The first 40 of 80 buses propelled by compressed natural gas (CNG) was introduced to the public on Tuesday, at the Molefe Makinta station in Church Square.
The fleet will be the first of its kind in sub-Saharan Africa.
Tshwane mayor Kgosientso Ramokgopa said this proved the metro was committed to becoming a green capital.
“As leaders we have been discussing the effects of climate change. By introducing this new fleet, the metro is contributing towards addressing that.
“The new buses will cost 40% less to maintain than the conventional diesel buses and this means the metro will save much needed revenue to channel towards improved and quality service delivery,” he said.
The roll-out of CNG buses is part of the metro’s commitment to providing an efficient transport service and transforming the existing system into a more sustainable form of transport, said Ramokgopa.
“CNG buses have many benefits compared to diesel buses because they release fewer gaseous emissions and are environmentally friendly. They make less noise and have lower maintenance costs than vehicles powered by hydrocarbon fuel,” he said.
“We are also expecting delivery of seven 18-metre articulated buses in January and 40 CNG buses between November and January,” Ramokgopa said.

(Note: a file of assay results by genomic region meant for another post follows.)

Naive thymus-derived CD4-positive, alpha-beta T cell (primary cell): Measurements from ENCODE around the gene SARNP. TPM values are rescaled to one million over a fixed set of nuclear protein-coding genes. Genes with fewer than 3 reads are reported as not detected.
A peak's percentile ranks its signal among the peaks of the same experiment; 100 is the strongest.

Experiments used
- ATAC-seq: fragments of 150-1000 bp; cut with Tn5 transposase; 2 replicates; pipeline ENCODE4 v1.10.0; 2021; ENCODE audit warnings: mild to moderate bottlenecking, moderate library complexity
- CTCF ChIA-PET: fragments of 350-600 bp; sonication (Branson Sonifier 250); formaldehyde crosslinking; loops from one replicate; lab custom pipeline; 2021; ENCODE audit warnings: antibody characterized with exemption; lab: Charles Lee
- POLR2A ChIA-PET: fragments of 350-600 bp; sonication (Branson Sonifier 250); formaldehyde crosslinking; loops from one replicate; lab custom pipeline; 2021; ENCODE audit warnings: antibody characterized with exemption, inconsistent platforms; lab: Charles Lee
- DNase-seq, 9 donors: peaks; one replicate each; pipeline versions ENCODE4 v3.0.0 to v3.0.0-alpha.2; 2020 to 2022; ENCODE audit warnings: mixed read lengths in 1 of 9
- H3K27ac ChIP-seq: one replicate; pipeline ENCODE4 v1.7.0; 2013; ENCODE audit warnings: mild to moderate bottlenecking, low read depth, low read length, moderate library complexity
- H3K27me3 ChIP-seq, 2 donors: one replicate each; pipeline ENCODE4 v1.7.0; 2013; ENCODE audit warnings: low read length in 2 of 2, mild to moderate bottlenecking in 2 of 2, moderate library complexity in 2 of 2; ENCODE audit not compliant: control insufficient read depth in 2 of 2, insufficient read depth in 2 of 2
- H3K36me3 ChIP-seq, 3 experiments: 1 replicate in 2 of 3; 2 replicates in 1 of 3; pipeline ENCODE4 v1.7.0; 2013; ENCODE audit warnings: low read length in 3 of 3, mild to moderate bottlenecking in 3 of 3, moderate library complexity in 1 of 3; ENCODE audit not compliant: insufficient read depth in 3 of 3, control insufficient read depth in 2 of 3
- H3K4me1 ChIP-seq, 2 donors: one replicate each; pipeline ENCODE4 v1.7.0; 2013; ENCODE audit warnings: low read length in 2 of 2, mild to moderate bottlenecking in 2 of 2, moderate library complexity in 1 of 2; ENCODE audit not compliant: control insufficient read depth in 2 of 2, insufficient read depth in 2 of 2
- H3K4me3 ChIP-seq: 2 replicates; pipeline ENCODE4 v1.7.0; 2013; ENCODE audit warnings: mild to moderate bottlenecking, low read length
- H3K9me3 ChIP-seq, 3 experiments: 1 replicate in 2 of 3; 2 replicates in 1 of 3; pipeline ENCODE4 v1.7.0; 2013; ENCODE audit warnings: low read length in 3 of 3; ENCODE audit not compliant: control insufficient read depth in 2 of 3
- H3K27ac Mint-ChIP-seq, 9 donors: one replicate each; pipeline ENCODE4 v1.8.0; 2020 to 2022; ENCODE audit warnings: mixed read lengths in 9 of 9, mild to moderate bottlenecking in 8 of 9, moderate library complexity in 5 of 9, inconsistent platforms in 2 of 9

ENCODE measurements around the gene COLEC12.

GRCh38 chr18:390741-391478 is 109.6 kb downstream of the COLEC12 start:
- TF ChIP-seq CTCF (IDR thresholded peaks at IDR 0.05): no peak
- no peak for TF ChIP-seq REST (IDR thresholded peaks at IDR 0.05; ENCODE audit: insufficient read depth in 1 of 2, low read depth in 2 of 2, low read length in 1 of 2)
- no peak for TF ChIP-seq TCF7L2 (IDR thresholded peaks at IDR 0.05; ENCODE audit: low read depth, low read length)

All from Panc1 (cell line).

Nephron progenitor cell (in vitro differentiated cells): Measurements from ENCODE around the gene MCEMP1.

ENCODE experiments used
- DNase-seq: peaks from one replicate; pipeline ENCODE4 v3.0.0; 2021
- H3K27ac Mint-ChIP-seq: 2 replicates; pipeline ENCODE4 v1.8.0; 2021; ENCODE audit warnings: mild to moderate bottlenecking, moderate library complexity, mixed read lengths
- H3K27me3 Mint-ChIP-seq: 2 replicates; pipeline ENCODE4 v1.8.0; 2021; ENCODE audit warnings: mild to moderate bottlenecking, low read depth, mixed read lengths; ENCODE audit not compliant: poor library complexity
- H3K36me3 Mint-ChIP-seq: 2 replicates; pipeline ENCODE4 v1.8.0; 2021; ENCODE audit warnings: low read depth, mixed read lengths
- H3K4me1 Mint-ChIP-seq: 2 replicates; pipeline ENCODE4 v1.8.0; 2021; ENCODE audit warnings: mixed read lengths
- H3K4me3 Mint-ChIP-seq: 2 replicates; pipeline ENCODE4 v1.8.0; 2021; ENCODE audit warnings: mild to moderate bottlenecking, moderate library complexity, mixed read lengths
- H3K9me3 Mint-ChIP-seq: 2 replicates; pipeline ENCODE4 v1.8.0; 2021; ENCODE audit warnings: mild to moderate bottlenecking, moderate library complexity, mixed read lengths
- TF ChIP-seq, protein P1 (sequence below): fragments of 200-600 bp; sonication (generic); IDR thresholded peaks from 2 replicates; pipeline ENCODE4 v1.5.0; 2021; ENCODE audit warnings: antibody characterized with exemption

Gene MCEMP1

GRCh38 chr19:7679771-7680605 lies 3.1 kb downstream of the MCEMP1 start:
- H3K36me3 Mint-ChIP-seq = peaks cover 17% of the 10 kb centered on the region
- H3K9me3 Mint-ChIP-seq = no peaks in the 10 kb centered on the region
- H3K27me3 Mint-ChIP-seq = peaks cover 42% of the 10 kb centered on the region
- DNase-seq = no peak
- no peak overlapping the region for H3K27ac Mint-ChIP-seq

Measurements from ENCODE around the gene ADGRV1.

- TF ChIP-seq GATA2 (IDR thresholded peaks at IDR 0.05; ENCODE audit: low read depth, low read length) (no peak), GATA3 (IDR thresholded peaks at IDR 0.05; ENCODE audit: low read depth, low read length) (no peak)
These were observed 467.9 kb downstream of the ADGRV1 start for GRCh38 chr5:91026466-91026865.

He added that it was hoped when the entire fleet was delivered, more people would opt for public transport instead of using their personal cars.
Gauteng MEC for roads and transport Dr Ismail Vadi said the province was excited at the steps taken by the Tshwane metro to promote an integrated public transport system.
“The province wants to pioneer an ecomobile future.
“Johannesburg recently hosted the EcoMobility world festival and Tshwane has followed suit with a more sustainable and eco-friendly transport system.
“This is our way of contributing towards cleaner cities,” said Vadi.
Vadi expressed disappointment the bus rapid transit system line 1A was yet to be completed.
“I hope the metro will move swiftly to complete this phase because the province has a vision to have an integrated transport system that eliminates the invisible [city] borders. Therefore over the next few years, the various bus rapid transit systems will be expanding to enable a Tshwane A Re Yeng cardholder to travel to Johannesburg and Ekurhuleni using the same card,” he said.
Takalani Bruce Mukhola, dealer principal at Mercedes-Benz commercial vehicles in Zandfontein said the new buses were built on a 12 metre rigid Mercedes-Benz chassis powered by a 8.9 litre engine that surpassed European standards.
A CNG bus carries 33 seated passengers and 44 standing.
“The CNG buses will be easily identified by the dome on the roof. That dome is not just for good looks because under this cover, there are five gas cylinders, giving the bus a range of approximately 350 kilometres [to a tank],” he said, adding that Mercedes Benz SA would continue working with the metro to ensure the buses were maintained and kept in optimal condition.
Like the conventional A Re Yeng buses, the new fleet will also have free Tshwane Wi-Fi on board.
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